4 Charles Oliveira Da Bronx 31 8 Lightweight 155
5 Alex Volkanowski The Great 23 1 Featherweight 145
6 Aljamain Sterling Funk Master 20 3 Bantamweight 135
7 Brandon Morano The Assassin Baby 19 5 Flyweight 125
8 Julianna Pena The Venezulean Vixen 11 4 Bantamweight 135
9 Valentina Shevchenko The Bullet 22 3 Flyweight 125
10 Rose Namajunas Thug 11 4 Strawweight 115

Sometimes with datasets, the labels used in identifying a column may not accurately describe its property. To change these labels, we can use the DataFrame.rename() method, which takes in the index argument (specifies the labels for the index in a dictionary-like format), columns argument (specifies the labels for the columns in a dictionary-like format), and the in-place argument that determines whether to return a new DataFrame.

# Let’s say we need to rename the columns of the UFC champ DataFrame by capitalizing the labels

ufc_champs.rename(columns = {'names': 'Names', 
                             'nicknames': 'Nicknames', 
                             'wins': 'Wins',  
                             'losses': 'Losses', 
                             'weightclass': 'Weight Class', 
                             'weight_limit': 'Weight Limit'})
Names Nicknames Wins Losses Weight Class Weight Limit
0 Francis Ngannou The Predator 16 3 Heavyweight 265
1 Glover Teixeira None 33 7 Light Heavyweight 205
2 Israel Adesanya The Last Stylebender 21 1 Middleweight 185
3 Kamaru Usman The Nigerian Nightmare 19 1 Welterweight 170
4 Charles Oliveira Da Bronx 31 8 Lightweight 155
5 Alex Volkanowski The Great 23 1 Featherweight 145
6 Aljamain Sterling Funk Master 20 3 Bantamweight 135
7 Brandon Morano The Assassin Baby 19 5 Flyweight 125
8 Julianna Pena The Venezulean Vixen 11 4 Bantamweight 135
9 Valentina Shevchenko The Bullet 22 3 Flyweight 125
10 Rose Namajunas Thug 11 4 Strawweight 115

Lastly, there may be some cases when we need to reshape the current makeup of the dataset to make it suitable for data analysis. While it’s certainly possible to manually remake another DataFrame, it’ll be easier to transform it. In Pandas, there are three different transformation functions that we can use to reshape the DataFrame:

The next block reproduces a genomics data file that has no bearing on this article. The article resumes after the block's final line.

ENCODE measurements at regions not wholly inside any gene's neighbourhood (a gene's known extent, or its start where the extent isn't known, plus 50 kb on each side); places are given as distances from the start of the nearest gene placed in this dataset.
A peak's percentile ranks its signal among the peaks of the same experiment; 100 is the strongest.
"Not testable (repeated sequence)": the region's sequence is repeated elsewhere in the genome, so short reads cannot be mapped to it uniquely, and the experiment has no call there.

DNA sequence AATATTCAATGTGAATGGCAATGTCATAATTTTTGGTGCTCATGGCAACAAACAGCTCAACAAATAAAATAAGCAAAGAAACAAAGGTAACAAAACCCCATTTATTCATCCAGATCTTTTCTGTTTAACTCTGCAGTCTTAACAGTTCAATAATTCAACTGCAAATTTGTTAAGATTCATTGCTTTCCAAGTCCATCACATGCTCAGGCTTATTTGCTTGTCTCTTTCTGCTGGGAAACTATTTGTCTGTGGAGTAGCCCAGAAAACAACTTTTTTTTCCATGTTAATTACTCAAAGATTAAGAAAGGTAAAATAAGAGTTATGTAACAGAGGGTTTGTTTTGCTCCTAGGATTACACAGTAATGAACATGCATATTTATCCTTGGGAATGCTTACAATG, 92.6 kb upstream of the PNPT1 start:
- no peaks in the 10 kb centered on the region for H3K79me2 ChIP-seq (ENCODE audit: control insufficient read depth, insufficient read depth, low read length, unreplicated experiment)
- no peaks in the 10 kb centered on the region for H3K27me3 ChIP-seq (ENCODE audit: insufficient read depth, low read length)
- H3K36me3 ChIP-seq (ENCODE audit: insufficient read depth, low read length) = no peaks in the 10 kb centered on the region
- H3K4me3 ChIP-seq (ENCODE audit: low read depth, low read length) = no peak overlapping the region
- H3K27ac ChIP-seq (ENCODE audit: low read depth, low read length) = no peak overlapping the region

Method 1 — Pivoting

This transformation is essentially taking a longer-format DataFrame and making it broader. Often this is a result of having a unique identifier repeated along multiple rows for each subsequent entry. One method to derive a newly formatted DataFrame is by using DataFrame.pivot. This method requires defining which of the data columns will be used as the new index and index as well as values for the DataFrame.

# Say we are creating a DataFrame that maps out the voting for the season MVP of the 2021-2022 NBA season from 5 different sports journalist/reporter/pundits in sports media

mvp_vote_2022 = pd.DataFrame({
    "Voter": ['Kenny Smith', 'Kenny Smith', 'Kenny Smith', 'Kenny Smith', 'Kenny Smith',
               "Charles Barkley", "Charles Barkley", "Charles Barkley", "Charles Barkley", "Charles Barkley",
               "Ernie Johnson", "Ernie Johnson", "Ernie Johnson", "Ernie Johnson", "Ernie Johnson",
               "Michael Wilbon", "Michael Wilbon", "Michael Wilbon", "Michael Wilbon", "Michael Wilbon",
               "Doris Burke", "Doris Burke", "Doris Burke", "Doris Burke", "Doris Burke"
              ], 
    "Player": ['Steph Curry', 'Lebron James', 'Chris Paul', 'Kevin Durant', 'Giannis Antetokounmpo',
                'Steph Curry', 'Nikola Jokic', 'Giannis Antetokounmpo', 'Chris Paul', 'DeMar DeRozan',
                'Steph Curry', 'Giannis Antetokounmpo', 'Kevin Durant', 'Nikola Jokic', 'Joel Embid',
                'Kevin Durant', 'Giannis Antetokounmpo', 'Nikola Jokic', 'Steph Curry', 'DeMar DeRozan',
                'Kevin Durant', 'Giannis Antetokounmpo', 'Steph Curry', 'Nikola Jokic', 'DeMar DeRozan',],

    "Placing": [1,2,3,4,5,1,2,3,4,5,1,2,3,4,5,1,2,3,4,5,1,2,3,4,5] 
})

# Say if we need to switch the index to indicate voters as the index values and columns with the MVP placings from each voter

mvp_vote_2022.pivot(index = 'Voter', columns = 'Placing')
Player
Placing 1 2 3 4 5
Voter